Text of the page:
Opinion

NSD measure impacts entire community | Editorial

Most people don’t pay attention to February elections. They are not as entertaining as a November general election. There are usually only one or two items on the ballot. A lot of times the ballot just gets lost in the shuffle of day-to-day life. But the future course of the Northshore School District is in the hands of voters on Feb. 11.

Those residents have been good in the past about supporting the district’s needs and in return the district has been good about using tax dollars wisely. This new plan is no exception.

Exponential growth in the north end of Bothell has led to overcrowding in local schools and the need for change. Voters will have to decide if they support a $177.5 million bond measure, mainly to build a new high school, along with an education maintenance and operations levy and a capital technology levy.

The centerpiece is a new 250,000-square-foot high school to be built on the 61-acre property north and west of Fernwood Elementary School. The district purchased the land in 2012 and the new schools would accommodate 1,500-1,600 students. Construction would begin this spring with the school opening in fall of 2017. This year’s fifth-graders would attend freshman year at the new high school.

But approval of the measure would mean changes for the entire district, including students in Kenmore and Woodinville. Some of the money raised, $17 million worth, would pay to finish the Woodinville High School renovation. The rest of the bond money would go toward various maintenance projects around the district, such as replacing old roofs and boilers. That money would directly benefit students in Kenmore.

The district will have to undertake a grade level reconfiguration that would bring the district to a K-5 elementary, 6-8 middle and 9-12 high schools alignment and implement associated boundary adjustments. Those changes can be tough for some families but is a good plan for the future of the district. The move follows many other school districts in the state that have made the change. Northshore and Puyallup are the only remaining large school districts in the state with the current K-6, 7-9 and 10-12 grade level configuration.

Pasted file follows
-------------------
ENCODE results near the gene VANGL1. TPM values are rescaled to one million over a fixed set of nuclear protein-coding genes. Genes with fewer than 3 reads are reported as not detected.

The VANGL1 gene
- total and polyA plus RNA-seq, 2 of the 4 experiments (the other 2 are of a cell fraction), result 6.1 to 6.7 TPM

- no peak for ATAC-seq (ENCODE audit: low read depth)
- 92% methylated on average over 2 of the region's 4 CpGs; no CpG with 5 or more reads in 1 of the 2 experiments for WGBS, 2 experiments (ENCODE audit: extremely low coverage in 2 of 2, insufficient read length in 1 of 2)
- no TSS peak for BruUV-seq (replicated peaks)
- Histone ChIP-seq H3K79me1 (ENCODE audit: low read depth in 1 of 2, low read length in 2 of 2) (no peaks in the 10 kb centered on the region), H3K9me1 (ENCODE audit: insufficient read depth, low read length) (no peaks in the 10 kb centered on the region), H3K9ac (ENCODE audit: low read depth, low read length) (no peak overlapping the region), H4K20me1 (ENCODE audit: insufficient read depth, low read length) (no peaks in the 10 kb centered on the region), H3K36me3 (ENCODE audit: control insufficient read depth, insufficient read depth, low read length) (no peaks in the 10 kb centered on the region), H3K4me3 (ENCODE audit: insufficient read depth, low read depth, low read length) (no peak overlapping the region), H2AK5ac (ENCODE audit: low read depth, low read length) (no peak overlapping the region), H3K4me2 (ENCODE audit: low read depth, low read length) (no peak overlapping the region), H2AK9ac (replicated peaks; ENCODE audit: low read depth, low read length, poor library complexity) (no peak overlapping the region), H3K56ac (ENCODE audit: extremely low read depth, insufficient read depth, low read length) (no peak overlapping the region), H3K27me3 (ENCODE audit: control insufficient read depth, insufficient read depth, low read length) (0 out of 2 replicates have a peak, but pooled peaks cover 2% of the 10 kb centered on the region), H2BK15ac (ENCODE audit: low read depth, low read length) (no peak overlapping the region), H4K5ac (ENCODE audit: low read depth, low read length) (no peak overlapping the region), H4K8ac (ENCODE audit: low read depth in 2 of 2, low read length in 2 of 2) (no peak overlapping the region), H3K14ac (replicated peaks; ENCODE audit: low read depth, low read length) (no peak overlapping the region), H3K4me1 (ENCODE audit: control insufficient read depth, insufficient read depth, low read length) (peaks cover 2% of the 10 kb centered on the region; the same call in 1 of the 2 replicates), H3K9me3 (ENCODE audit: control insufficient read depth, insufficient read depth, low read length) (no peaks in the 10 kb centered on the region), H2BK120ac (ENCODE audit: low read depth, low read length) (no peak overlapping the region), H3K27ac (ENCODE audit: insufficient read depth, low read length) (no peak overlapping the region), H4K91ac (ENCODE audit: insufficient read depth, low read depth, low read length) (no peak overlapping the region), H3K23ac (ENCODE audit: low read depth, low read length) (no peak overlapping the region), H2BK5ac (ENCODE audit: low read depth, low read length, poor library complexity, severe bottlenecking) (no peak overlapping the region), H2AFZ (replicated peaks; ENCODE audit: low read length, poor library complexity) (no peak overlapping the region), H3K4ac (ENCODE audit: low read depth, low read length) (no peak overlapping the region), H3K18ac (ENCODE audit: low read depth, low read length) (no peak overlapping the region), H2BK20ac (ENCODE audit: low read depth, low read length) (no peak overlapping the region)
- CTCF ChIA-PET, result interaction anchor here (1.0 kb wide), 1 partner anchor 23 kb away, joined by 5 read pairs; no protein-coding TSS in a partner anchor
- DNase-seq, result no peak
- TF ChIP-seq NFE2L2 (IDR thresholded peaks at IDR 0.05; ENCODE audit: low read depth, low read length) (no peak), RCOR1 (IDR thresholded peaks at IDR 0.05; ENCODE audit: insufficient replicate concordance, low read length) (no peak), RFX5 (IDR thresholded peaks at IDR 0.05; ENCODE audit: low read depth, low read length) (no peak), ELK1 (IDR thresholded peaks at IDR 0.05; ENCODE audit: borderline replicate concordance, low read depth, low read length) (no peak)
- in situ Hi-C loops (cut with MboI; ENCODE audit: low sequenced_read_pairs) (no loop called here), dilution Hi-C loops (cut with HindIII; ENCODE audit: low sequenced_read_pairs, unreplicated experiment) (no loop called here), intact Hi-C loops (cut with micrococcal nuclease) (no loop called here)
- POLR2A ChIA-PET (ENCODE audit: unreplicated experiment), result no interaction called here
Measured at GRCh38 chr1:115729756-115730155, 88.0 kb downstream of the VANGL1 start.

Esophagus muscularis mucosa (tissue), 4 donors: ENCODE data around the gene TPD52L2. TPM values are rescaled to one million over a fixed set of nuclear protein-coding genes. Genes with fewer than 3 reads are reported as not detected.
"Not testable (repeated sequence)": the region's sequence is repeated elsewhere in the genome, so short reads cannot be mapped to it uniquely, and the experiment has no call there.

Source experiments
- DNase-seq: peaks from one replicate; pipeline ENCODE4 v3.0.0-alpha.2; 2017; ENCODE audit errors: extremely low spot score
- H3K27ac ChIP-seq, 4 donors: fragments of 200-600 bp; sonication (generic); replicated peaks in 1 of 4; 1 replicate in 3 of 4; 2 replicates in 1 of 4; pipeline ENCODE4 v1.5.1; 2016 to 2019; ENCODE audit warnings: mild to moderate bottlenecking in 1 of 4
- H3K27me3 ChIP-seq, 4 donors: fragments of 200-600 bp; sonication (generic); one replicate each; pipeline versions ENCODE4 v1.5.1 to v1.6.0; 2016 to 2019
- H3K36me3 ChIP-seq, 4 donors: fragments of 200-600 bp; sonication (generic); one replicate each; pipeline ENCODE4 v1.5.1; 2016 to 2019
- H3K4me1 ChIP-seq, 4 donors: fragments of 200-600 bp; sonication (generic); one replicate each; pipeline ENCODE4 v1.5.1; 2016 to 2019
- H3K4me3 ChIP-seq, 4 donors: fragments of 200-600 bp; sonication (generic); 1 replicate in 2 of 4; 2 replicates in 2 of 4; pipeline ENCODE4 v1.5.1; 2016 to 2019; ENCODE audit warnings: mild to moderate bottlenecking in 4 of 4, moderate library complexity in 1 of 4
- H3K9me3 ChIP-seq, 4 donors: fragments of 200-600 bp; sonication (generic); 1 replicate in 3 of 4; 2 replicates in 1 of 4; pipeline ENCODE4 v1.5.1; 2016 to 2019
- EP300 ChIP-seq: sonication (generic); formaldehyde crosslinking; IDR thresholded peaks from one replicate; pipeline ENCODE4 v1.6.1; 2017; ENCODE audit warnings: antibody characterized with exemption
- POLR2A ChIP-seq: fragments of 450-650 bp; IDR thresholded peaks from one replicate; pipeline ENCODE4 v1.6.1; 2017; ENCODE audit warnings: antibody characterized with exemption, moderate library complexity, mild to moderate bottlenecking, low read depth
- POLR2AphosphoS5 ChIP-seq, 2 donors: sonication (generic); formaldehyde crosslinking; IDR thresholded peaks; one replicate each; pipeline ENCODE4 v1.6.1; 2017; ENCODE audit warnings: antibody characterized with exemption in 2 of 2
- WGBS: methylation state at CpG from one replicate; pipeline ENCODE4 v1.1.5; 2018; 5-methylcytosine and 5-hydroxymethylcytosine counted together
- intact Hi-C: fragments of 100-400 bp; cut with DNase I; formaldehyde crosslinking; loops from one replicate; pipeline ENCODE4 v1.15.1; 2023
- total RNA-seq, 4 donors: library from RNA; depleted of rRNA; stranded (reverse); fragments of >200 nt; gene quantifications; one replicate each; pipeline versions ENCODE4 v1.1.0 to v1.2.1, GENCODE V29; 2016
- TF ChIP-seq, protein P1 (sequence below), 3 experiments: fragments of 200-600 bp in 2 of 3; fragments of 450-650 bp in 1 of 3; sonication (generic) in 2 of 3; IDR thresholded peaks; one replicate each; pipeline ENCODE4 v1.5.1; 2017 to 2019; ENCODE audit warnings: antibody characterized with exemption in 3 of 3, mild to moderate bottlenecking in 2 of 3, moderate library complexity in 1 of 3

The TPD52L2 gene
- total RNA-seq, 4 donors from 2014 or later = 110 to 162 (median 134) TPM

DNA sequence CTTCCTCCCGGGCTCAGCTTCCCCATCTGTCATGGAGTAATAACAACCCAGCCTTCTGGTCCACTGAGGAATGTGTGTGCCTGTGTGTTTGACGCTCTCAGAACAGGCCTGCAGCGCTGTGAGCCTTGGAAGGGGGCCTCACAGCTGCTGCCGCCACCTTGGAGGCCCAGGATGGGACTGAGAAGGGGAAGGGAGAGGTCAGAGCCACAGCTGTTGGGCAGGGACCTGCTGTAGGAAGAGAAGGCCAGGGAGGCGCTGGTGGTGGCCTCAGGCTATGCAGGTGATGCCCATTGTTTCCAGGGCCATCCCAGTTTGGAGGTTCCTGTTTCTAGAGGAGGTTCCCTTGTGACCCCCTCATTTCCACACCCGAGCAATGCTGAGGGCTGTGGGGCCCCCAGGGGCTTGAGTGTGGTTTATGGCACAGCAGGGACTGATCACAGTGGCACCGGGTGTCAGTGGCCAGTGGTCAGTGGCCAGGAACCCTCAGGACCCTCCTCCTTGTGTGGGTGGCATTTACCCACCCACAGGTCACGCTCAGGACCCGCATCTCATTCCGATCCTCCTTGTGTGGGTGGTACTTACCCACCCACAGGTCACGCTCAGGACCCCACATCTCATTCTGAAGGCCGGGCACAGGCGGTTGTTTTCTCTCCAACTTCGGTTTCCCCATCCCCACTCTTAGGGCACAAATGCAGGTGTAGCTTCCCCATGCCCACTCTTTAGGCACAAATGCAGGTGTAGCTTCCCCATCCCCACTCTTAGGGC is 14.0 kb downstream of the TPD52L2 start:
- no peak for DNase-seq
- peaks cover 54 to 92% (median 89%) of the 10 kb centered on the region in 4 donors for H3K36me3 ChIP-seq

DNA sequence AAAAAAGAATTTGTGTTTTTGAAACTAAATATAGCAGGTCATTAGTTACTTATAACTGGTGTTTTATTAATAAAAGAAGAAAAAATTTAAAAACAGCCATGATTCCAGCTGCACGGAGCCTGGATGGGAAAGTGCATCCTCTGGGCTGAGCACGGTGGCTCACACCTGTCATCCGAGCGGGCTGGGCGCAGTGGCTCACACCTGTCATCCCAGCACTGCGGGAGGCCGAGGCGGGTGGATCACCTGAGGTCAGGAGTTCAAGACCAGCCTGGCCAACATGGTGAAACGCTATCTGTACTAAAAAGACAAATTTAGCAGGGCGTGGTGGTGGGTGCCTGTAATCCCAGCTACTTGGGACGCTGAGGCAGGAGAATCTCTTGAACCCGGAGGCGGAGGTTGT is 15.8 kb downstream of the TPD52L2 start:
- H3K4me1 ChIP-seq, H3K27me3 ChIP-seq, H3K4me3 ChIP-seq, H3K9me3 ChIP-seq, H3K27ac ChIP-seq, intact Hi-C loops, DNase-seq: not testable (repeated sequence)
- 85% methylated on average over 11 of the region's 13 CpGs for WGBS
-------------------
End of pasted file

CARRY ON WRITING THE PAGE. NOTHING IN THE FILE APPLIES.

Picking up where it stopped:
But for most voters a yes or no vote comes down to dollars and cents - and not just sense. For taxpayers, the measures would replace the expiring bond and levies. A home valued at $400,000 in 2013 will pay an annual tax rate of $2,116. In 2014, that rate would increase by $20 with an expected home valuation increase of $28,000.

During the course of the new measures, the tax rate would increase an average of $62.20 per year during the four years. That same $400,000 home in 2013 will increase in value to $481,718 in 2018. The tax rate is based on the value of the home. The rate per $1,000 of assessed value will actually decrease from $5.29 in 2013 to $4.95 in 2018. The economics, when taken in context with the overall benefits to the community, just make sense.

But this plan also makes sense from an education standpoint. Everyone knows that smaller class sizes benefit all students’ education.

Educating students is not just an issue for parents. Providing a good basic education for the youth in the community benefits everyone. It leads to less crime, better workers, more entrepreneurs and smarter decisions in the future as a community. Many children in the community have grown up and chosen to stay in Northshore. They know how good the education system is and want the best for their kids.

The Northshore community has shown its support for the school district throughout the years and the district has rewarded the community - not just students and parents. Many residents move to Bothell, Kenmore and Woodinville so their children can attend Northshore schools. That added incentive and competition in the real estate market drives up home values, which benefits every home owner.

And while the sticker shock of a $177.5 million bond measure will deter some voters, the entire plan is a win-win for Northshore.

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